Makroekonomia Archive

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Global foreign direct investment (FDI) flows fell by 23 per cent to $1.43 trillion.

This is  in stark contrast to the accelerated growth in GDP and trade. The fall was caused in part by a 22 per cent decrease in the value of cross-border mergers and acquisitions  (M&As). But even discounting the large one-off deals and corporate restructurings
that inflated FDI numbers in 2016, the 2017 decline remained significant. The value of announced greenfield investment – an indicator of future trends – also decreased by 14 per cent.
FDI flows to developing economies remained stable at $671 billion, seeing no recovery following the 10 per cent drop in 2016.
• FDI flows to Africa continued to slide, reaching $42 billion, down 21 per cent from 2016. The decline was concentrated in the larger commodity exporters.
• Flows to developing Asia remained stable, at $476 billion. The region regained its position as the largest FDI recipient in the world.
• FDI to Latin America and the Caribbean rose 8 per cent to reach $151 billion, lifted by that region’s economic recovery. This was the first rise in six years, but inflows remain well below the 2011 peak during the commodities boom.
• FDI in structurally weak and vulnerable economies remained fragile. Flows to the least developed countries fell by 17 per cent, to $26 billion. Those to landlocked developing countries increased moderately, by 3 per cent, to $23 billion. Small island developing States saw their inflows increase by 4 per cent, to $4.1 billion. Inward FDI flows to developed economies fell sharply, by 37 per cent, to $712 billion. Cross-border M&As registered a 29 per cent decrease, with fewer of the megadeals and corporate restructurings that shaped global investment patterns in
2016. The strong decrease in inflows was in large part the effect of a return to prior levels in the United Kingdom and the United States, after spikes in 2016.
FDI flows to transition economies declined by 27 per cent, to $47 billion, the second lowest level since 2005. The decline reflects geopolitical uncertainties and sluggish investment in natural resources. Projections for global FDI in 2018 show fragile growth. Global flows are forecast to increase marginally, by up to 10 per cent, but remain well below the average over the past 10 years. Higher economic growth projections, trade volumes and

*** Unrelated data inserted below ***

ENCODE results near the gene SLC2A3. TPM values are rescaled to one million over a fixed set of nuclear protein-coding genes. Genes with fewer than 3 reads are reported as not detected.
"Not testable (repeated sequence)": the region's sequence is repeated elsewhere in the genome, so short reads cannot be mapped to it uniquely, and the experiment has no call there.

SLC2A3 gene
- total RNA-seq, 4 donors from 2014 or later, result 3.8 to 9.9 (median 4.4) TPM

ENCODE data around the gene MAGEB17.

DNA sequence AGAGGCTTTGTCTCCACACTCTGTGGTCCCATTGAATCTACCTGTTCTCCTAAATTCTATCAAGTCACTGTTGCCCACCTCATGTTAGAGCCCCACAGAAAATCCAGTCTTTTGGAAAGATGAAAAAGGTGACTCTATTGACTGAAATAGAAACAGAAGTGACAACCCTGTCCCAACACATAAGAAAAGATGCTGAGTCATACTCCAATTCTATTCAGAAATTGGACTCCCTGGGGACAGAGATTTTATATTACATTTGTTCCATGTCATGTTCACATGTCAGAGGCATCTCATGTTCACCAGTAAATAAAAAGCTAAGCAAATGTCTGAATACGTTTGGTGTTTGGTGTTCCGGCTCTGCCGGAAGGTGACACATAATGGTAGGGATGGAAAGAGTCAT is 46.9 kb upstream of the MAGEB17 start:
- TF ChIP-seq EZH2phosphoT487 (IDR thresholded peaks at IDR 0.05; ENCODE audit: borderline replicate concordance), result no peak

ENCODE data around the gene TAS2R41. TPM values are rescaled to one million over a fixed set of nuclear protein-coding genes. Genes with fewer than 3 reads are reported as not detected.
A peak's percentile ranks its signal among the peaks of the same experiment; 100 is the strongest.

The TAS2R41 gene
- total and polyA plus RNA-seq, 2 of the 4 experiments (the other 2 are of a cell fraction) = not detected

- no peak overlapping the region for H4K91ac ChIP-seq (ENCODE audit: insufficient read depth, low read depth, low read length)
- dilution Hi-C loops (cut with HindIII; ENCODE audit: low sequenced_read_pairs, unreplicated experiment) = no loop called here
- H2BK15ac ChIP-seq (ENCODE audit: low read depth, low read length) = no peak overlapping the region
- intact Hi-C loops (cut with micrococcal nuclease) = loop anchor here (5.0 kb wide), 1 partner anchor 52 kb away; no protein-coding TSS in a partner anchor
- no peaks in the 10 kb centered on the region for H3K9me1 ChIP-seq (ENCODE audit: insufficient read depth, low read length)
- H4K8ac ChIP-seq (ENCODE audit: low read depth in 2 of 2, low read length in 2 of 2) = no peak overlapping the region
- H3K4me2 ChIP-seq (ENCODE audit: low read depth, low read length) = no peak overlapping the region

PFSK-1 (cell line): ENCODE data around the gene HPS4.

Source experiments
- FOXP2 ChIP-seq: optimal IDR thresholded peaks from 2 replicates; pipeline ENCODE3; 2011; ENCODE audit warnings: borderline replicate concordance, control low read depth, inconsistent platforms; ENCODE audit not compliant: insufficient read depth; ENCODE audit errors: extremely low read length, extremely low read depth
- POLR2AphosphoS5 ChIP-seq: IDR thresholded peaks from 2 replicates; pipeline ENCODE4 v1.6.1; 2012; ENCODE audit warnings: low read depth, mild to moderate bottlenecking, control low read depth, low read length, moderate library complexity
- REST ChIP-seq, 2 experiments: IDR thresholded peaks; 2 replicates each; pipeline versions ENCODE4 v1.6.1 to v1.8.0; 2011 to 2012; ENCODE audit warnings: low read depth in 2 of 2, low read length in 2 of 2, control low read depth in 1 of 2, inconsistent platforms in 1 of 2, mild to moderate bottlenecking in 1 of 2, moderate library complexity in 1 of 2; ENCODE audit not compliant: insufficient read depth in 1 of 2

commodity prices would normally point to a larger potential increase in global FDI in 2018. However, risks are significant, and policy uncertainty abounds. Escalation and broadening of trade tensions could negatively affect investment in global value chains (GVCs). In addition, tax reforms in the United States and greater tax competition are likely to significantly affect global investment patterns.

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BCG’s 2018 Sustainable Economic Development Assessment

 

But are those two goals actually in conflict? Do efforts to improve well-being take a toll on economic growth or, to the contrary, promote it?

We have found that there is no need to choose between well-being and growth. BCG’s 2018 Sustainable Economic Development Assessment (SEDA) reveals that countries can make the overall welfare of citizens the top priority while promoting sustainable and robust economic growth. SEDA, a tool that we launched in 2012, is designed to provide insight into the relative well-being of a country’s citizens and how effectively a country converts wealth, as measured by income levels, into well-being. (See “Defining and Measuring Well-Being.”)

In the 2018 analysis, which included 152 countries and used data from 2007 through 2016, we found that countries that were better at converting wealth into well-being tended to have faster economic growth. They also tended to be more resilient—recovering more quickly from the 2008–2009 financial crisis.

Pursuing the twin objectives of growth and well-being should be the aim of long-term development strategies. This doesn’t happen on its own, though—it is the result of thoughtful policy decisions that strike the right balance. This balanced approach is relevant not just under normal circumstances but also during times of crisis. At such times, countries must resist the temptation to prioritize stimulating economic growth or reducing fiscal deficits at the expense of well-being.

This year’s analysis reveals how well-being has evolved in the years since the financial crisis. (Explore our findings in “SEDA: An Interactive Guide.”) In addition to assessing which countries have gained or lost ground relative to others, the analysis found that on an absolute basis well-being around the world has, in general, improved in the past decade. (See Well-Being Trends over the Past Decade.)

Our analysis also provides guidance on which areas—what we call dimensions—deserve particular attention as countries aim to foster the virtuous cycle between economic growth and well-being:

  • For countries that already enjoy a relatively high level of well-being, investments in  education and employment can do the most to improve both well-being and economic growth.
  • For countries with a relatively low level of well-being, it is not enough to focus only on areas that are key pillars of development, such as health and education. They must also improve governance, a critical foundation for sustainable economic growth, and infrastructure.